The extended period of snowfall and the plummeting temperatures couldn’t have come at a worse time for heavily in lamb sheep and their stockmen. At this stage in pregnancy the ewe is under huge pressure, being heavily pregnant, growing lamb(s), forming mammary tissue, etc. As the abundance of snow melts, very wet fields and flooding will be the next issue for ewes.
Nutrition is key in late pregnancy, even more so when the ground is covered in snow. The ewe’s energy requirements rise by an astonishing 60% between 7 weeks and 1 week pre lambing (70kg ewe with twins). Plus a little extra for cold weather (0.11MJ for each 10kg). As well as nutrition being key, ensuring stress is kept to a minimum is vital.
Ewes must be supplemented sufficiently by offering ad lib forage, e.g. hay/silage, this should be high quality to ensure high intake levels. In addition lifted brassicas such as swedes, fodder beet, etc. can be offered to ewes to further supplement them. High quality concentrate should be offered to the ewes but ensure there is adequate trough space (50cm/ewe) to reduce stress and competition or use a snacker. If feeding high rates of concentrate feeding remember to gradually build up the ration and then split over two feeds per day, with no one feed being more than 0.5kg/head. High energy blocks/buckets are a great way to offer additional energy to ewes. Offer these to hill lambs this winter, in order to train them to eat blocks/buckets for the future. A guideline of 1 block/bucket per 30 ewes is recommended.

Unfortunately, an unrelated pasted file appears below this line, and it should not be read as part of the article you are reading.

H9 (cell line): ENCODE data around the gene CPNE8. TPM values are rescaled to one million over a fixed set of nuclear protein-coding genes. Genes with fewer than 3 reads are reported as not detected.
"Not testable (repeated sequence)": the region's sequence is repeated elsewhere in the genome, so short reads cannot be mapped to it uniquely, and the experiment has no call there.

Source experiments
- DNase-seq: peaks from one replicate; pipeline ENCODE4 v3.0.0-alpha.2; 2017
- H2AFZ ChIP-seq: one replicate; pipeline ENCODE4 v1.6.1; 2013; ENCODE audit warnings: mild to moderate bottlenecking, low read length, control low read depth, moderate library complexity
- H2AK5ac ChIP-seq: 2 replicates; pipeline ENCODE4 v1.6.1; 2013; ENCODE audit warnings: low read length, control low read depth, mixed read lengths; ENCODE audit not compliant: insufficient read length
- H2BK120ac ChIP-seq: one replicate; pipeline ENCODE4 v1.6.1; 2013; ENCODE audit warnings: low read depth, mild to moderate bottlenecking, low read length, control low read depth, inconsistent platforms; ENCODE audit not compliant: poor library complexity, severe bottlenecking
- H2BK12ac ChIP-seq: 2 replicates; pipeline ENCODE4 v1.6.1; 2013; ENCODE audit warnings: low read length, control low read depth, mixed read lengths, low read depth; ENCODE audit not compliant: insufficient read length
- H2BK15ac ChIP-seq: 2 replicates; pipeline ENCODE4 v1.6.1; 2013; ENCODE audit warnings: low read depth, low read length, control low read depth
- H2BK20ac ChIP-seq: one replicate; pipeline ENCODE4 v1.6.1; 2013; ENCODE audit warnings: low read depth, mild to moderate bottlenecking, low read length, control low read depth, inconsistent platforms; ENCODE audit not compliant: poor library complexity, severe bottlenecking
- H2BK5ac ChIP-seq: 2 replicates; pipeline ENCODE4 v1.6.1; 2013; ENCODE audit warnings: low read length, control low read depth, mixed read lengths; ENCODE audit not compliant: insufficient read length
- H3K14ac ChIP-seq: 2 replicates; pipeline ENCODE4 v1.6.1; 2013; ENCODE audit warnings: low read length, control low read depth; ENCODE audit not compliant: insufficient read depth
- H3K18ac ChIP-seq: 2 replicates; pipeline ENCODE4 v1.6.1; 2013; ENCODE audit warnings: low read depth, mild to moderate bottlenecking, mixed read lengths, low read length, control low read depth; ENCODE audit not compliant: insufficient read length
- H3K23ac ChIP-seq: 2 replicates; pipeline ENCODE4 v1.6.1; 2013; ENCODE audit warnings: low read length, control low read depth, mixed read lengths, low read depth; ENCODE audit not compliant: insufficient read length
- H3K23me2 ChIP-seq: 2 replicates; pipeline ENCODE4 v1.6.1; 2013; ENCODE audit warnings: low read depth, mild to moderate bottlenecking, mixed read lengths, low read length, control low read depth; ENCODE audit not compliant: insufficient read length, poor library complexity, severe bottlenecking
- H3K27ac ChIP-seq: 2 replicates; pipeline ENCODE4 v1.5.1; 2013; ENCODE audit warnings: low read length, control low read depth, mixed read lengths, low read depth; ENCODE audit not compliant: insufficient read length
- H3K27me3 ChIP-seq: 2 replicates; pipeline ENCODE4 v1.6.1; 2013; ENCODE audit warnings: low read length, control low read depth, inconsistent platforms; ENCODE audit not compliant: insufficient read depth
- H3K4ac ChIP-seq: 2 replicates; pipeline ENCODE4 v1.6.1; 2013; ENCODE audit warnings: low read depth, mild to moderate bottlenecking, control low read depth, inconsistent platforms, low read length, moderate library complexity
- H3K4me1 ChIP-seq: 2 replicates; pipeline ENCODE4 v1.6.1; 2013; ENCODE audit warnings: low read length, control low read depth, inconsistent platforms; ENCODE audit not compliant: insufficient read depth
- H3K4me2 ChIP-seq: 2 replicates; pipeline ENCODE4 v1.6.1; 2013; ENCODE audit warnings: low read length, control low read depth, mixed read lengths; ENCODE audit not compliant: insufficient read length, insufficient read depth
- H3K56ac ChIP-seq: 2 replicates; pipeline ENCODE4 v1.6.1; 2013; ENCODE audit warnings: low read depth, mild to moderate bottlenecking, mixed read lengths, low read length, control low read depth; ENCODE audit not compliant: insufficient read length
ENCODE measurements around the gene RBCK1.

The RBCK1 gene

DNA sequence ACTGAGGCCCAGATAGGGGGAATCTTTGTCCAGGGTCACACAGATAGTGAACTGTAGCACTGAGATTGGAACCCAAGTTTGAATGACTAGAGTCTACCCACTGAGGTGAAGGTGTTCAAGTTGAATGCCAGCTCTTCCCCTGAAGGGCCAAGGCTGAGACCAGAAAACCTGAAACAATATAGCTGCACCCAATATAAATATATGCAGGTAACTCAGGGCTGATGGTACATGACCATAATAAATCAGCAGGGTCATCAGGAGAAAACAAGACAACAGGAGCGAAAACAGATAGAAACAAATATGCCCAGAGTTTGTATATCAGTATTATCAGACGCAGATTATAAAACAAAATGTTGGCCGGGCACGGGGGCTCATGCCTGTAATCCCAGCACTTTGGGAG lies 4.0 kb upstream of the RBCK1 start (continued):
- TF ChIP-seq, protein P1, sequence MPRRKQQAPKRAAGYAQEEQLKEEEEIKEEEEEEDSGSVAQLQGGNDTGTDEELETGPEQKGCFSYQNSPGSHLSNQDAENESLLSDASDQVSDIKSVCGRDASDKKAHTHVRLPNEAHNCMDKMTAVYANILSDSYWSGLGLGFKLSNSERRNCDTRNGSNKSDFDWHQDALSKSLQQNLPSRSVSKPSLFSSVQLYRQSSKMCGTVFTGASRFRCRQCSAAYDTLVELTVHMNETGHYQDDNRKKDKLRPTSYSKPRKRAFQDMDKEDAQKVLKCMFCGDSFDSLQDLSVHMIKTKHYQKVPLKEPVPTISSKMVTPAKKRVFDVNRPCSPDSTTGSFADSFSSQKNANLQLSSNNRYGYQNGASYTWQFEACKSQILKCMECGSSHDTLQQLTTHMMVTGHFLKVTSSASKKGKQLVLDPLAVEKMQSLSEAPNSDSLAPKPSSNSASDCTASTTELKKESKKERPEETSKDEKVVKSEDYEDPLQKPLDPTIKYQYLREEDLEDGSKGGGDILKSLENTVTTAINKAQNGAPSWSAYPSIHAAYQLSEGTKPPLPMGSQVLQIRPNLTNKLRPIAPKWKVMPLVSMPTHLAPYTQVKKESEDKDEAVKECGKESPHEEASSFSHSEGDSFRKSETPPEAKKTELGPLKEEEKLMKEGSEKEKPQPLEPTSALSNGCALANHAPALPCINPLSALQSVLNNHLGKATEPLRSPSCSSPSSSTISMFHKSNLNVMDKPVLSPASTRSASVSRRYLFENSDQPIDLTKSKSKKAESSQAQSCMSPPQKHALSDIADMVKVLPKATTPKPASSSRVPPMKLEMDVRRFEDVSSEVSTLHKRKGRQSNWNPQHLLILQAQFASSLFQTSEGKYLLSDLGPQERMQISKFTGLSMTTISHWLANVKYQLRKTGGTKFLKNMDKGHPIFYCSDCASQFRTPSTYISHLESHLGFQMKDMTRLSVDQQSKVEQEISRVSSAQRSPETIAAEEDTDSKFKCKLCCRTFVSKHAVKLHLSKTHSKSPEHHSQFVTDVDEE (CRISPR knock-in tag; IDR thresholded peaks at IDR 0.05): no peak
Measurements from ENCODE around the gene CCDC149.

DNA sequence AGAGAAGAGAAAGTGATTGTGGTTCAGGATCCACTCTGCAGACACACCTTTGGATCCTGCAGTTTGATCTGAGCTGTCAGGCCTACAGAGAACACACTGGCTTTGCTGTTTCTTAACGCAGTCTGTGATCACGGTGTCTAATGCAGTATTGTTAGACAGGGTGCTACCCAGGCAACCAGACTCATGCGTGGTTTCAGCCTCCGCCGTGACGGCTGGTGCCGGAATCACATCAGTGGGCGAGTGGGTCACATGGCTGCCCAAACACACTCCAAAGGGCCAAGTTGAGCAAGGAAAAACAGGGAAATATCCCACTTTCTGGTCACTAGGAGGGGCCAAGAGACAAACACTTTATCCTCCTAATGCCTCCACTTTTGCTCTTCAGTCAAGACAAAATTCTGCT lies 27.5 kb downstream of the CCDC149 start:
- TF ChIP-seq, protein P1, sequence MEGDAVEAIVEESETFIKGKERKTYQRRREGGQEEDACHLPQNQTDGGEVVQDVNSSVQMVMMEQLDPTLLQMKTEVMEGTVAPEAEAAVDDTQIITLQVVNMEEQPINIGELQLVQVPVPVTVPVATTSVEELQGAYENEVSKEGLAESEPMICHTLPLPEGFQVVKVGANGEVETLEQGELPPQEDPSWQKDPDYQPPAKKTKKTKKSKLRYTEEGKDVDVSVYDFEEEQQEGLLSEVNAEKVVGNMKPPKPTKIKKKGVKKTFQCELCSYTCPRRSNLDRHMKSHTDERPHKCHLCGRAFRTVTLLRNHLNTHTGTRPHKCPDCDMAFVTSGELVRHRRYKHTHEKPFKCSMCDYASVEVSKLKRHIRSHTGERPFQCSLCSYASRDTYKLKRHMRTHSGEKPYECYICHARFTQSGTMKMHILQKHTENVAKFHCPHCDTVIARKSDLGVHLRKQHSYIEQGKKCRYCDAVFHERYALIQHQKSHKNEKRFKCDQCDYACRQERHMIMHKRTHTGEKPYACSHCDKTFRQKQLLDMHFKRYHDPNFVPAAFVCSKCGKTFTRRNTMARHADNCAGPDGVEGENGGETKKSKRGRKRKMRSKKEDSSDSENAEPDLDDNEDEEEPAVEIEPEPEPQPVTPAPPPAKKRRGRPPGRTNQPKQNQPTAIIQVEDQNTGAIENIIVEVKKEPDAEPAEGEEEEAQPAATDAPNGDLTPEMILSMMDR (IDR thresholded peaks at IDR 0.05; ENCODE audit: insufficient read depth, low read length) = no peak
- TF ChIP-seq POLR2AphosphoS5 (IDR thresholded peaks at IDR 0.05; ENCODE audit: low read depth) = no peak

Housing ewes in late pregnancy can be stressful. Ensure housing is the only management change within the day, e.g. don’t mix groups, vaccinate, change feeding, etc. to minimise stress and the risk of twin lamb disease.
For those lambing indoors, there will no doubt be a backlog of pens. Ensure there are plenty of release pens and remember the importance of hygiene. A simple dusting of disinfectant powder and fresh straw between occupants of a pen greatly improves hygiene conditions for the newborn lamb.
It is inevitably going to be a late spring, with grass growth being slow. Ensure you plan for this by ensuring you have adequate forage supplies for an extra month by means of conserved forage or lifted brassicas. If the ewes do not have access to good quality forage they will not supply adequate milk for there lambs (peak milk yield is 3-4 weeks post lambing), resulting in poor weaning weights and a possible increase in lamb losses. Manging ewe condition will be vitally important this year following the hard winter that they have endured.
Kirsten Williams, email@example.com
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